A hawk was found dead along a California highway with the claw of a songbird protruding from its chest.
It's not clear, however, if the partially digested meal, one claw somehow managing to get back out from a terribly wrong location, had anything to do with the hawk's death.
On the evening of Sunday, March 30, Julia Di Sieno of the Animal Rescue Team in California noticed the dead sharp-shinned hawk (Accipiter striatus) while driving a sick night heron to the Solvang Veterinary Hospital. Sharp-shinned hawks are birds of prey and considered stellar hunters. They are the smallest hawks that reside in the United States and Canada.
"So I did a U-turn, put on my gloves and picked the bird up, and immediately rushed him to the vet where he died in my hands," Di Sieno told LiveScience. "Upon examination, we noticed that there was a small bird claw protruding out of its chest."
A pouch in the hawk's chest area called the crop had ripped open and the songbird, which had been a meal for the hawk, was spilling out.
"We removed a good portion of this bird [the songbird], which was partially digested," Di Sieno said by telephone yesterday. The hawk had apparently just finished downing what might have been a sparrow, she said. "He [the dead hawk] even still had down feathers and meat on his beak."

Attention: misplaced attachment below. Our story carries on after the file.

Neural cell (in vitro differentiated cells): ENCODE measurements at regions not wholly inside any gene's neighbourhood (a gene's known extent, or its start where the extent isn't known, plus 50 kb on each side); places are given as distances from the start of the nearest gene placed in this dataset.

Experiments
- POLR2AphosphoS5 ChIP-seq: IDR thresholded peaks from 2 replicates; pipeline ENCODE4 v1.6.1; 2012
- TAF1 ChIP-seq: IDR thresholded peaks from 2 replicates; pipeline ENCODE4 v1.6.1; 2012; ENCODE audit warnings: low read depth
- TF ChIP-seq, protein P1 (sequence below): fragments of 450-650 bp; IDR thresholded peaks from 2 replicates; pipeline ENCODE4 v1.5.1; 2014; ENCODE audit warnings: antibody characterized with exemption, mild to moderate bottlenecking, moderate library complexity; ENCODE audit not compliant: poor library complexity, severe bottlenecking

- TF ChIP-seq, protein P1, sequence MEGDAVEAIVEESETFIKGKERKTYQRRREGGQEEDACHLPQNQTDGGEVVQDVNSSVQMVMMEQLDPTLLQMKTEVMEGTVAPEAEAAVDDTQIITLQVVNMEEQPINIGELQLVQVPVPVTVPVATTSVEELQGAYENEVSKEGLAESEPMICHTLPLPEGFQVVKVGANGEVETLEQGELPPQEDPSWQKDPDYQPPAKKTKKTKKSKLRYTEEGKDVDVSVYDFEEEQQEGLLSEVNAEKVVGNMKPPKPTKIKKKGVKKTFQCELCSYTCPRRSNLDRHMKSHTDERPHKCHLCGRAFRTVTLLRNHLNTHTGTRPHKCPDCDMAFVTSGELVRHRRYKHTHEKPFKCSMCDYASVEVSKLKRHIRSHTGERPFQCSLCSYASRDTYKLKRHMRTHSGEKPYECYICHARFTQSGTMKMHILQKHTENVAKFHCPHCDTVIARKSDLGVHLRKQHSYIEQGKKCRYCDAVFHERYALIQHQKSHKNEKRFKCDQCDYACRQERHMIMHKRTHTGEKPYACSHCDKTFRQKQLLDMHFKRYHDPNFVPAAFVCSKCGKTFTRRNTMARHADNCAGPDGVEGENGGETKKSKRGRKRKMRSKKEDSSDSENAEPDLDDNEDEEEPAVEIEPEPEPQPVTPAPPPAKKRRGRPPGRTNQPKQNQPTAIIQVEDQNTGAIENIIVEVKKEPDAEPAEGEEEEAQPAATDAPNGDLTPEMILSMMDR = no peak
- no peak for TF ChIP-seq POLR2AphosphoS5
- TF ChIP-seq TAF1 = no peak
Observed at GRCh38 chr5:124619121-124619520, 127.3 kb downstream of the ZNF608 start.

Birds of prey, like sharp-shinned hawks, typically leave behind the legs and head of their avian meals, Di Sieno said. Perhaps this hawk's failure to do so was the reason Solvang hospital vet George Bertram got such a sight — something he had never seen in his 25 years of practice.
News of the strange hawk death was first reported by Noozhawk, a Web site in Santa Barbara.
However, Di Sieno said she is not sure how the hawk died or what caused its crop to burst open.
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Jeanna served as editor-in-chief of Live Science. Previously, she was an assistant editor at Scholastic's Science World magazine. Jeanna has an English degree from Salisbury University, a master's degree in biogeochemistry and environmental sciences from the University of Maryland, and a graduate science journalism degree from New York University. She has worked as a biologist in Florida, where she monitored wetlands and did field surveys for endangered species. She also received an ocean sciences journalism fellowship from Woods Hole Oceanographic Institution.